Fossil vs. non-fossil sources of fine carbonaceous aerosols in four Chinese cities during the extreme winter haze episode of 2013

Zhang, Yanlin; Huang, R.-J.; El Haddad, I.; Ho, K.-F.; Cao, J.-J.; Han, Y.; Zotter, P.; Bozzetti, C.; Daellenbach, K.R.; Salazar Quintero, Gary Abdiel; Canonaco, F.; Slowik, J.G.; Schwikowski, Margit; Schnelle-Kreis, J.; Abbaszade, G.; Zimmermann, R.; Baltensperger, U.; Prevot, A.S.H.; Szidat, Sönke (2015). Fossil vs. non-fossil sources of fine carbonaceous aerosols in four Chinese cities during the extreme winter haze episode of 2013. Atmospheric chemistry and physics, 15(3), pp. 1299-1312. European Geosciences Union 10.5194/acp-15-1299-2015

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During winter 2013, extremely high concentrations (i.e., 4–20 times higher than the World Health Organization guideline) of PM2.5 (particulate matter with an aerodynamic diameter < 2.5 μm) mass concentrations (24 h samples) were found in four major cities in China including Xi'an, Beijing, Shanghai and Guangzhou. Statistical analysis of a combined data set from elemental carbon (EC), organic carbon (OC), 14C and biomass-burning marker measurements using Latin hypercube sampling allowed a quantitative source apportionment of carbonaceous aerosols. Based on 14C measurements of EC fractions (six samples each city), we found that fossil emissions from coal combustion and vehicle exhaust dominated EC with a mean contribution of 75 ± 8% across all sites. The remaining 25 ± 8% was exclusively attributed to biomass combustion, consistent with the measurements of biomass-burning markers such as anhydrosugars (levoglucosan and mannosan) and water-soluble potassium (K+). With a combination of the levoglucosan-to-mannosan and levoglucosan-to-K+ ratios, the major source of biomass burning in winter in China is suggested to be combustion of crop residues. The contribution of fossil sources to OC was highest in Beijing (58 ± 5%) and decreased from Shanghai (49 ± 2%) to Xi'an (38 ± 3%) and Guangzhou (35 ± 7%). Generally, a larger fraction of fossil OC was from secondary origins than primary sources for all sites. Non-fossil sources accounted on average for 55 ± 10 and 48 ± 9% of OC and total carbon (TC), respectively, which suggests that non-fossil emissions were very important contributors of urban carbonaceous aerosols in China. The primary biomass-burning emissions accounted for 40 ± 8, 48 ± 18, 53 ± 4 and 65 ± 26% of non-fossil OC for Xi'an, Beijing, Shanghai and Guangzhou, respectively. Other non-fossil sources excluding primary biomass burning were mainly attributed to formation of secondary organic carbon (SOC) from non-fossil precursors such as biomass-burning emissions. For each site, we also compared samples from moderately to heavily polluted days according to particulate matter mass. Despite a significant increase of the absolute mass concentrations of primary emissions from both fossil and non-fossil sources during the heavily polluted events, their relative contribution to TC was even decreased, whereas the portion of SOC was consistently increased at all sites. This observation indicates that SOC was an important fraction in the increment of carbonaceous aerosols during the haze episode in China.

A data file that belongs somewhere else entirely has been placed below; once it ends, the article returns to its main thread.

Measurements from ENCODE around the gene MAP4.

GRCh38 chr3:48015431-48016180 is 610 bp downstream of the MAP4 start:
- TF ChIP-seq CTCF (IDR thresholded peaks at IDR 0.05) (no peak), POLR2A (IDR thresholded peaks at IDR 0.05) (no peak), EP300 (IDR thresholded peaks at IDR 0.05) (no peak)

Item Type:

Journal Article (Original Article)

Division/Institute:

08 Faculty of Science > Departement of Chemistry and Biochemistry
10 Strategic Research Centers > Oeschger Centre for Climate Change Research (OCCR)

UniBE Contributor:

Zhang, Yanlin; Salazar Quintero, Gary Abdiel; Schwikowski, Margit and Szidat, Sönke

Subjects:

500 Science > 570 Life sciences; biology
500 Science > 540 Chemistry

ISSN:

1680-7316

Publisher:

European Geosciences Union

Language:

English

Submitter:

Sönke Szidat

Date Deposited:

17 Feb 2015 14:47

Last Modified:

10 Sep 2017 07:17

Publisher DOI:

10.5194/acp-15-1299-2015

BORIS DOI:

10.7892/boris.63179

URI:

https://boris.unibe.ch/id/eprint/63179

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